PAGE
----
A while back, we did a snapshot survey of local authorities to find out if the new schools in their area had been checked for their acoustics. A few got back to us to say that they didn’t know… because all of the new schools in their area are academies.
Academies are schools which have been given a bit more flexibility and freedom to run their own affairs. They are independent of their local authority and are run by a ‘sponsor’ which can be, for example, a large business or a philanthropic organisations. They are often set up in areas of deprivation to shake up the system a bit and try and improve results.
So after getting these replies from local authorities, we decided to approach all new academies directly to find out about their acoustics. We were particularly interested to see what the acoustics are like given that many seem to have bright new buildings with innovative and open plan designs. Not a particularly unreasonable request, we thought. Parents of deaf children are likely to want to know the same thing and the information should be reasonably close to hand.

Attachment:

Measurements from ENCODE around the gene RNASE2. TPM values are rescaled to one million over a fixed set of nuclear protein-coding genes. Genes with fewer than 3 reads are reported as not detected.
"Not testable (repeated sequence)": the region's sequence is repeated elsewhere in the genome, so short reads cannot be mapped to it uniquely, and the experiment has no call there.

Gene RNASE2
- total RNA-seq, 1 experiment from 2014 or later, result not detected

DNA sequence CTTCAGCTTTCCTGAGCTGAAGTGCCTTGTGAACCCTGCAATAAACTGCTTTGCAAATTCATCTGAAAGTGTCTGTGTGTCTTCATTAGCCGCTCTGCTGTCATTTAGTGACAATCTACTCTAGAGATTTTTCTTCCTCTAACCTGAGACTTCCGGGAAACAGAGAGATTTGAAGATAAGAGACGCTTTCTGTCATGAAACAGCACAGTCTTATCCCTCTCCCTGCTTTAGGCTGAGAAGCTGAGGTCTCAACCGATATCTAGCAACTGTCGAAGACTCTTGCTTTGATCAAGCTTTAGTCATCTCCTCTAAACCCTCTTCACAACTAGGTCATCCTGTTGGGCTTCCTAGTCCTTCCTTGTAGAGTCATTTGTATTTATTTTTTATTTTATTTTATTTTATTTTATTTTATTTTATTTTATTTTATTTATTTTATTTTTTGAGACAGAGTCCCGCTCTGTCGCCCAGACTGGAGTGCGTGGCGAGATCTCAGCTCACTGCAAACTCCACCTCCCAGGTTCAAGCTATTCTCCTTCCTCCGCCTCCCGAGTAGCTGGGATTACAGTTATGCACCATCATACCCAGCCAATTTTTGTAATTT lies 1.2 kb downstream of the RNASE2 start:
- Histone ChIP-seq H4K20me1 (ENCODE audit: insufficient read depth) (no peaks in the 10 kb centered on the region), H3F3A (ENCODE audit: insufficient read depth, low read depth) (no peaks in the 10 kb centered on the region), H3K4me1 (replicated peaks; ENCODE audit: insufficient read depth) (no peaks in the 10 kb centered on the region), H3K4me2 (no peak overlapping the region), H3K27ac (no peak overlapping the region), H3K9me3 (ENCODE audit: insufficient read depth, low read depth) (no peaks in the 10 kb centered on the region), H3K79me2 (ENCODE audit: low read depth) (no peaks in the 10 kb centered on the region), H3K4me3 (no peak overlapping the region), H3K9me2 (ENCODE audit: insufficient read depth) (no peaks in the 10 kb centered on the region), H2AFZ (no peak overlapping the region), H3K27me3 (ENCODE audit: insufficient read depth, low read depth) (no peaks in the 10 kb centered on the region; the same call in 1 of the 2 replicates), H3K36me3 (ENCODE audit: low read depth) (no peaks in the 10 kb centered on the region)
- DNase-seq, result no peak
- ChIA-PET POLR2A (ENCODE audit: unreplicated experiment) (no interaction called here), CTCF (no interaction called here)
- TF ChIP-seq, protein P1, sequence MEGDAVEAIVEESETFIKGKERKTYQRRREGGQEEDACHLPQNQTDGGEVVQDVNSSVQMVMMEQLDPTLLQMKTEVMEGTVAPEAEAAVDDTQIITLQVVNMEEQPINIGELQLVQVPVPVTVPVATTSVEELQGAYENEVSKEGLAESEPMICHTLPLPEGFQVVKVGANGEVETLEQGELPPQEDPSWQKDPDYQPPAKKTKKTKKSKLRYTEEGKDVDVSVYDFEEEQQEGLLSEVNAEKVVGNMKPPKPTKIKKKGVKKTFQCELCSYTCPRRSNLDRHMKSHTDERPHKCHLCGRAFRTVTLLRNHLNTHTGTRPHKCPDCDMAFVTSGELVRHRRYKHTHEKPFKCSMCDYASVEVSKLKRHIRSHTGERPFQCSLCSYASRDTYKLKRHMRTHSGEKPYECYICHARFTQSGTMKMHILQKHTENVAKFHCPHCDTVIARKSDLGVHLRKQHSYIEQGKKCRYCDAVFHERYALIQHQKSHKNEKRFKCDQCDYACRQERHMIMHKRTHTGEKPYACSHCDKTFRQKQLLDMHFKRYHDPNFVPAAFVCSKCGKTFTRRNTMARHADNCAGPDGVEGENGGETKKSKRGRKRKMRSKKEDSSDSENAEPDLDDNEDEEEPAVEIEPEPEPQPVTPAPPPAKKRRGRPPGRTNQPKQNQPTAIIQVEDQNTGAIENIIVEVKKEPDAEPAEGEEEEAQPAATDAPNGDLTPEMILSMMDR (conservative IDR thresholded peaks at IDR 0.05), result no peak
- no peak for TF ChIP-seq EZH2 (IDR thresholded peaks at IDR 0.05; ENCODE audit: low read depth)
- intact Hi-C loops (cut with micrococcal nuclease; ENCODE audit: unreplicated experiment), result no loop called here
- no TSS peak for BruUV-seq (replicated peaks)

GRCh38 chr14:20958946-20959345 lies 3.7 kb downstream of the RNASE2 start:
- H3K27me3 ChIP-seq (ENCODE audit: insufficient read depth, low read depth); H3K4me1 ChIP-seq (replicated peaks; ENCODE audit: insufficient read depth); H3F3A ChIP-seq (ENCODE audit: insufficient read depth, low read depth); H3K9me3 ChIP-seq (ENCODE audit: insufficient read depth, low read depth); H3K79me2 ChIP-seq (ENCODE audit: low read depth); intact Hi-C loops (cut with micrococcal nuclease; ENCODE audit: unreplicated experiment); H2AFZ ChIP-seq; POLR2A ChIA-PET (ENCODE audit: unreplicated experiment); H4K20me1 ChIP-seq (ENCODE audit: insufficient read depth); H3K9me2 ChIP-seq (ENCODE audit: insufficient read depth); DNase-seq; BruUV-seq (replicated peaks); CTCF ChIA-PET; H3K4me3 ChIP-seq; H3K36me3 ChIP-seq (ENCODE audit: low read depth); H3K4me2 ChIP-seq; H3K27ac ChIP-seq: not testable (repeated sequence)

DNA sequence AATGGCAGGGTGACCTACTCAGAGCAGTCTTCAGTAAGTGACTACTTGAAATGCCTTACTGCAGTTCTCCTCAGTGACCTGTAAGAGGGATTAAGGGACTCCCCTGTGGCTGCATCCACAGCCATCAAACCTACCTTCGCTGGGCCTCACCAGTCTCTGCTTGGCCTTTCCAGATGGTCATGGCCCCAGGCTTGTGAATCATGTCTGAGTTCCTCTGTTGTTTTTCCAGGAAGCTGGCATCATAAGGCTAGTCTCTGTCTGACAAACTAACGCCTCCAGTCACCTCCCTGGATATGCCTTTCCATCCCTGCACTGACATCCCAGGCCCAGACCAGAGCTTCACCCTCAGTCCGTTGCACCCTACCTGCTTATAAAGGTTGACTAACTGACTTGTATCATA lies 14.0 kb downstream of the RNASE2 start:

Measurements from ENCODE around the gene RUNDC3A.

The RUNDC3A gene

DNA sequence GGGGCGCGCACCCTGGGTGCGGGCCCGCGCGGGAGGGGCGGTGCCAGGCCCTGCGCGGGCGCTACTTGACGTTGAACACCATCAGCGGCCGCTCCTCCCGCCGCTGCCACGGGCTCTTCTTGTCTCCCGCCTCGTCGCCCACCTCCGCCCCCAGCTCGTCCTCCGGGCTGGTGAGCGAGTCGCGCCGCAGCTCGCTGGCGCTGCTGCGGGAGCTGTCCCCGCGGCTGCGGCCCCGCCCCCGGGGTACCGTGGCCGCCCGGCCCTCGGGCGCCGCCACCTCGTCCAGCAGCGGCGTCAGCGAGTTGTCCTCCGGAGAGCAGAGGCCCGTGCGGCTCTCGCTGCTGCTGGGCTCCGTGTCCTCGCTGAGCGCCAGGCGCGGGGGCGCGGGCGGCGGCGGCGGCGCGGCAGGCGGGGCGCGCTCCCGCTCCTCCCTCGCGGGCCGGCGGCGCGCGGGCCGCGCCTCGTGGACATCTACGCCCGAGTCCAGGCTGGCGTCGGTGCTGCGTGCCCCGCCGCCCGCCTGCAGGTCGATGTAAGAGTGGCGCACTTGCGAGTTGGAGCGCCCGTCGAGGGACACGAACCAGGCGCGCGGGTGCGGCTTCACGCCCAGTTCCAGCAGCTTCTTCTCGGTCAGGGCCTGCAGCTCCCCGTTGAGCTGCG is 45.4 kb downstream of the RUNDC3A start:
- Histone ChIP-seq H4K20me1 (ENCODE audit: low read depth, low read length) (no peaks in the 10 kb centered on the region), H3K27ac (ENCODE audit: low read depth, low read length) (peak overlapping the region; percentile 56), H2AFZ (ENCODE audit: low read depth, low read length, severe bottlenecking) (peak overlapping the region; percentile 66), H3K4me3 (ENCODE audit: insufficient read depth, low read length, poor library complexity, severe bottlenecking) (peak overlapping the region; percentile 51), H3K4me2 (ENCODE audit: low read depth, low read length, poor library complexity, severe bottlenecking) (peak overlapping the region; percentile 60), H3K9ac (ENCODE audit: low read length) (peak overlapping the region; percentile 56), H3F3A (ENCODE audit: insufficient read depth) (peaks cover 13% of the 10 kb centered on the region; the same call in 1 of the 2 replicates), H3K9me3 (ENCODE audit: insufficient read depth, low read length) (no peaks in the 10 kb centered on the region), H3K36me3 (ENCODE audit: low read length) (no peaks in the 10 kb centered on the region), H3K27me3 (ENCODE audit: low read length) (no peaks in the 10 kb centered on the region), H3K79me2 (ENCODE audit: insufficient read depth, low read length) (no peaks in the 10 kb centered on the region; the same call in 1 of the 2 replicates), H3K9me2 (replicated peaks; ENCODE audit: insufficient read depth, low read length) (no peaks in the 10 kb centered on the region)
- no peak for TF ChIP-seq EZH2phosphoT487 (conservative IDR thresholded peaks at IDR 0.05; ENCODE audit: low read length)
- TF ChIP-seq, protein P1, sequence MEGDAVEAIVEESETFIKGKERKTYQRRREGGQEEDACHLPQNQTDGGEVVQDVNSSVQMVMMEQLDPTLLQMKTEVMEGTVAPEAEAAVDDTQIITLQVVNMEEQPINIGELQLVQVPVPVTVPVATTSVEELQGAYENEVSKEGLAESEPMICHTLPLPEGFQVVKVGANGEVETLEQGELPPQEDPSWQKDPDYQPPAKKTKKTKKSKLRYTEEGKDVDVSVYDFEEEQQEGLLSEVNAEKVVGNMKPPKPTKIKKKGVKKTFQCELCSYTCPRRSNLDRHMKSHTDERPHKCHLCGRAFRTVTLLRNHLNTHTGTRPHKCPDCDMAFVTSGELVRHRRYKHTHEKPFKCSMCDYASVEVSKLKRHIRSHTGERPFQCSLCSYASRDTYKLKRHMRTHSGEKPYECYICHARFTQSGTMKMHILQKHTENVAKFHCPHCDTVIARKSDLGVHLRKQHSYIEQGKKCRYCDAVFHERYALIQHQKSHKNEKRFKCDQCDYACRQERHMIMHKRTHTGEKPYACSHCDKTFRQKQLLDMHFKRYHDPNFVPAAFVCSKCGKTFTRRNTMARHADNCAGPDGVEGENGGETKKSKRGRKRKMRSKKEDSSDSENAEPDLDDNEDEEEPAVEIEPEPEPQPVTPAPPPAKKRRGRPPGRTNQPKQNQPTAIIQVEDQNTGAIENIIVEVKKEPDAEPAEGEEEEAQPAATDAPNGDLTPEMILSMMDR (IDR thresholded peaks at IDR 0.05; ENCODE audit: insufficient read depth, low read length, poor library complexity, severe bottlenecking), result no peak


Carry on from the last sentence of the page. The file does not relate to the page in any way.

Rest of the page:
We contacted over 80 academies directly. So far, nearly 3 months later, only 14 have replied. Meaning that 4 in 5 academies have not bothered to reply.
What makes it worse is that there is not much more we can do to get this information, besides a few stroppy emails to chase. ‘Freedom of Information’ legislation does not allow us to demand information from academies in the same way that we can from public authorities. It means that parents of deaf children and organisations like NDCS have no rights to information about academies.
It raises a few concerns about whether deaf children and their parents are getting the support they need from academies…